The theme of this novel is change, and who changes, and why, and how may surprise you.

Observations: Of all of the exhausting battles, cleverly unique monsters, diabolical shenanigans of the Ones and hard grind of living with a heightened sense of danger and survival at all times, the one thing that separates the KILLER OF ENEMIES series from other post-apocalyptic/survivalist narratives is that these books are wise... and hopeful. Wise, because Lozen may carry the burden of being the one with the plots and the plans, to keep the life and limb of her ragtag community together, she is but the namesake of another Lozen of long ago, who, too, held the torch for her people, and helped them to overcome. Thus, she is never alone with the burden. There is a Bedu story, to help her remember what to do. There is a Coyote tale, or a visitation from the ever-annoying Halley. There are sparks of skill from her younger siblings, and surprising contributions from the older generation. Lozen is surrounded by stories, wrapped in wisdom, and carried on the shoulders of her people as a leader - they lend her their minds, and they collaborate together to survive.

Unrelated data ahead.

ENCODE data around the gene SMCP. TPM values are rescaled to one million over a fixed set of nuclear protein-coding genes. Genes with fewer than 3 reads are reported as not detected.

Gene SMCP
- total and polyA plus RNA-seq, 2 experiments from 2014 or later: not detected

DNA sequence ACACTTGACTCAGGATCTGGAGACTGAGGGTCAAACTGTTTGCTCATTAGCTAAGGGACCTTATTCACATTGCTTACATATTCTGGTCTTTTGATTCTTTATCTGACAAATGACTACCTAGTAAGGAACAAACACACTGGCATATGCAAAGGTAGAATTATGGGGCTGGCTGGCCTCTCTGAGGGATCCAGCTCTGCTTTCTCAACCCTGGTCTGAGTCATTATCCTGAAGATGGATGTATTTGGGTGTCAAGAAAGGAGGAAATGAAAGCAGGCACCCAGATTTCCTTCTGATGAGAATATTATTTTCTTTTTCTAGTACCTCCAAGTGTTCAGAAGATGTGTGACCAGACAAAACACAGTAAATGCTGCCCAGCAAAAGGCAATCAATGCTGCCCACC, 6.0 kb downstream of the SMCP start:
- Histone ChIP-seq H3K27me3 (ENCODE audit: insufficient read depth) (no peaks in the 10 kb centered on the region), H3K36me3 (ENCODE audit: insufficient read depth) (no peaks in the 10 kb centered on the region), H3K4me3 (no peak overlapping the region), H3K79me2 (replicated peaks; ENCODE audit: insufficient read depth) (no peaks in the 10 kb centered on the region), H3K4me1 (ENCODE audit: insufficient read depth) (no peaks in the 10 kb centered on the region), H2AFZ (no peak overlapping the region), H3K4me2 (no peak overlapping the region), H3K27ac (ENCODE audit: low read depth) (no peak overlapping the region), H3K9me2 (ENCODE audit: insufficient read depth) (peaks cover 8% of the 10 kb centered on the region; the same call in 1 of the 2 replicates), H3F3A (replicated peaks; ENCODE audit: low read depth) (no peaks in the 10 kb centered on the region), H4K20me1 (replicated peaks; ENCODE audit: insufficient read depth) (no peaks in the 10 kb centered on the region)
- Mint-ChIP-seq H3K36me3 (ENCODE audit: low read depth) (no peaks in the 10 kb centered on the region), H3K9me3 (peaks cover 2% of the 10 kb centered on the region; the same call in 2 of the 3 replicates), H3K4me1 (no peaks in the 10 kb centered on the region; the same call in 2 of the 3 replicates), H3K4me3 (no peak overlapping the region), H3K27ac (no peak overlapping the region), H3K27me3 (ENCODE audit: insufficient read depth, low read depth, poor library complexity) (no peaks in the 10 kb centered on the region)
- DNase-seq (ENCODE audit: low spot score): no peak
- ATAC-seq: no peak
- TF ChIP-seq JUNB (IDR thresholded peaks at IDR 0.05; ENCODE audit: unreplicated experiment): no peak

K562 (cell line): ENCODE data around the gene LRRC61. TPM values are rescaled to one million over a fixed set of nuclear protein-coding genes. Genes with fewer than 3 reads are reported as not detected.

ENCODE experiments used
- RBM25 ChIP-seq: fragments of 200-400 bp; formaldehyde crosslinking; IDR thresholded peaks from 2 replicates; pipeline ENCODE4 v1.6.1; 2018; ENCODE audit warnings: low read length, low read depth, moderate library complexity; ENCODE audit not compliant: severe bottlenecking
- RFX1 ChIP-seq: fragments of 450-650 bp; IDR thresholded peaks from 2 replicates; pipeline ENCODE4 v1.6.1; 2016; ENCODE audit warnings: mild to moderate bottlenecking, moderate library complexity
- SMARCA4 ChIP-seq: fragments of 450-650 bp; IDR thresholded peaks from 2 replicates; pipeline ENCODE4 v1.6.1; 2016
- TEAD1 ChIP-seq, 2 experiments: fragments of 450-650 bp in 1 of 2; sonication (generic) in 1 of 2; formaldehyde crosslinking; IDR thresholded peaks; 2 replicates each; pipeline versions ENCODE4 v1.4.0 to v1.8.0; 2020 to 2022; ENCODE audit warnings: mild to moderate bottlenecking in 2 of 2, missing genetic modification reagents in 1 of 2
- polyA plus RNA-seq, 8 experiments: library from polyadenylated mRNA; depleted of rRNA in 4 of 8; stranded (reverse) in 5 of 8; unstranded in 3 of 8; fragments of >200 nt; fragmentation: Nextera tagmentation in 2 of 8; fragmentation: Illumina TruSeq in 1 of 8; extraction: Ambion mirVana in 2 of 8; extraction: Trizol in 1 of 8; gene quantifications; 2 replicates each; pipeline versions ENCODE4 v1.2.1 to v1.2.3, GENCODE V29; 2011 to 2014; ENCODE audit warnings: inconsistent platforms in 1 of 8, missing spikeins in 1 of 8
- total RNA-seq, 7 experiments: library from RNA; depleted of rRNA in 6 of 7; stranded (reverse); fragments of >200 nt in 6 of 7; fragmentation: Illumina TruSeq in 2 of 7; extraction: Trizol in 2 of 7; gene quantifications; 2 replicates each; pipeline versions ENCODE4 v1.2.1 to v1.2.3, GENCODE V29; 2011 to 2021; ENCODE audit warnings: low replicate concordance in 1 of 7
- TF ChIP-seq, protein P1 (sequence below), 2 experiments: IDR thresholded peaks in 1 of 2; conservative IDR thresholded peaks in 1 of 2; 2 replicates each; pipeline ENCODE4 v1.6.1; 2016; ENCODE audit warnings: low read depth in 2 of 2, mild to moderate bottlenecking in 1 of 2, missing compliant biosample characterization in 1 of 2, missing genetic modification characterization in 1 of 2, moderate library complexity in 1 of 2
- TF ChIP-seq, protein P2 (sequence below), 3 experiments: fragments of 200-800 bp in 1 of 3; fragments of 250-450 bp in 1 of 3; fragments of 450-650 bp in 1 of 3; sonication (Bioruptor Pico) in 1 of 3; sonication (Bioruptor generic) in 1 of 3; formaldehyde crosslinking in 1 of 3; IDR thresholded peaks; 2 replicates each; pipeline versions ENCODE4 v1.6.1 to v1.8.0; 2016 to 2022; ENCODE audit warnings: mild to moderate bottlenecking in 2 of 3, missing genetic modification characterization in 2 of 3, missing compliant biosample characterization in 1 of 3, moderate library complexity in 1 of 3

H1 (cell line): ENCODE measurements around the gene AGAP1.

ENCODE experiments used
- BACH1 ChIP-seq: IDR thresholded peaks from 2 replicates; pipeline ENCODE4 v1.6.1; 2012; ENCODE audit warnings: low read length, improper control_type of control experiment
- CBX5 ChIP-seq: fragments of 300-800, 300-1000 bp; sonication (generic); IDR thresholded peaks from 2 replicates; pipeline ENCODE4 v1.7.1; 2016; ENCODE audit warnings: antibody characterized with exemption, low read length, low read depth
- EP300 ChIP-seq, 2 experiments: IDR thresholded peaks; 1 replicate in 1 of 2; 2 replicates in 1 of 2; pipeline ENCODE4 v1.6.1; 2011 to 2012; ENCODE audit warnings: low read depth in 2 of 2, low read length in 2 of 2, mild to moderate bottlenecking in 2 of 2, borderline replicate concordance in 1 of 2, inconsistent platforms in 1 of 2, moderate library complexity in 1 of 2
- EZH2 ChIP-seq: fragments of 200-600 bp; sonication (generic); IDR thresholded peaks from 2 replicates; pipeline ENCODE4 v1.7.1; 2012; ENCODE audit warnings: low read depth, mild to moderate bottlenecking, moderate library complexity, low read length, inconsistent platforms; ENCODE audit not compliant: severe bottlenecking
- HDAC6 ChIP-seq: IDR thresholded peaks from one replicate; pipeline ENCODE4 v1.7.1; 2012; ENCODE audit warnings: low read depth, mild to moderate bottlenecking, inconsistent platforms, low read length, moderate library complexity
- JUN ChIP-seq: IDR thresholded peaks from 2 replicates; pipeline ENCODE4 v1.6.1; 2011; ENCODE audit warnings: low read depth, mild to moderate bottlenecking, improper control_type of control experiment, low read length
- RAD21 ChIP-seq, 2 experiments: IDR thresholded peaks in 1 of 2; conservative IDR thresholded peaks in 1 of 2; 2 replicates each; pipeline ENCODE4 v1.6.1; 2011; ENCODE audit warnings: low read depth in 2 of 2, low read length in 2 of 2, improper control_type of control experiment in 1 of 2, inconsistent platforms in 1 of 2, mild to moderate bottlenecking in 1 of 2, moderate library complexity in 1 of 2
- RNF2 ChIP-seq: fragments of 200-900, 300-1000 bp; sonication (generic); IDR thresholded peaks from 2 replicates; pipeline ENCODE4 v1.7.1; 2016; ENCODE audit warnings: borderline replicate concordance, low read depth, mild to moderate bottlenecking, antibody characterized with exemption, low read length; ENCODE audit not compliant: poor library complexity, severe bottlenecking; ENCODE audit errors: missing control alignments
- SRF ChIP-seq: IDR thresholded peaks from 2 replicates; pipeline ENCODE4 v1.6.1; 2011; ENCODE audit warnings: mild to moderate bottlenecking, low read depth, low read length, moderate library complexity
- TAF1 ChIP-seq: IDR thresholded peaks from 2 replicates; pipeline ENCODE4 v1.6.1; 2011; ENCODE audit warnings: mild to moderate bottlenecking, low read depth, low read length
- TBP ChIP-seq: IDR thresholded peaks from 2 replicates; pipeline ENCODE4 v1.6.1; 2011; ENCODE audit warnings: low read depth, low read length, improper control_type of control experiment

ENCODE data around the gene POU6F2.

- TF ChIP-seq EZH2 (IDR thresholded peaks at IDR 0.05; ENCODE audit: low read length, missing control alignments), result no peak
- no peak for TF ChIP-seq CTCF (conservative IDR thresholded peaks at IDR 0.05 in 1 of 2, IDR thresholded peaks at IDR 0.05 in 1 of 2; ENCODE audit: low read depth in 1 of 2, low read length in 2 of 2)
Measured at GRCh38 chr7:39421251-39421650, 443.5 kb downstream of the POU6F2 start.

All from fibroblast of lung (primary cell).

Readers encountering Lozen's community can't help but wonder how to draw some of that wisdom and hope into their own communities... and therein is woven the magic of a brilliant story. Monsters? Yes. Great evil? Yes. Unbeatable odds? Yes. But community and survival, and a "we'll do it anyway" attitude? Also yes - and that gives me life.

Conclusion: There is nothing on earth as satisfying as an excellent conclusion. I really kind of hate leaving Lozen's beautiful, sere landscape, filled with things which want to strip the flesh from my bones. How Bruchac made this place seem like home, I don't really know... except that he made the Spirits whisper in the wind, and shine down from the stars. No empty landscape filled with enemies here; this place is inhabited, and its heart beats. I want to go back... so it's time to re-read the first one again. You're welcome to join me.

I received my copy of this book courtesy of Lee & Low Publishing. You can find ARROW OF LIGHTNING by Joseph Bruchac at an online e-tailer, or at a real life, independent bookstore near you!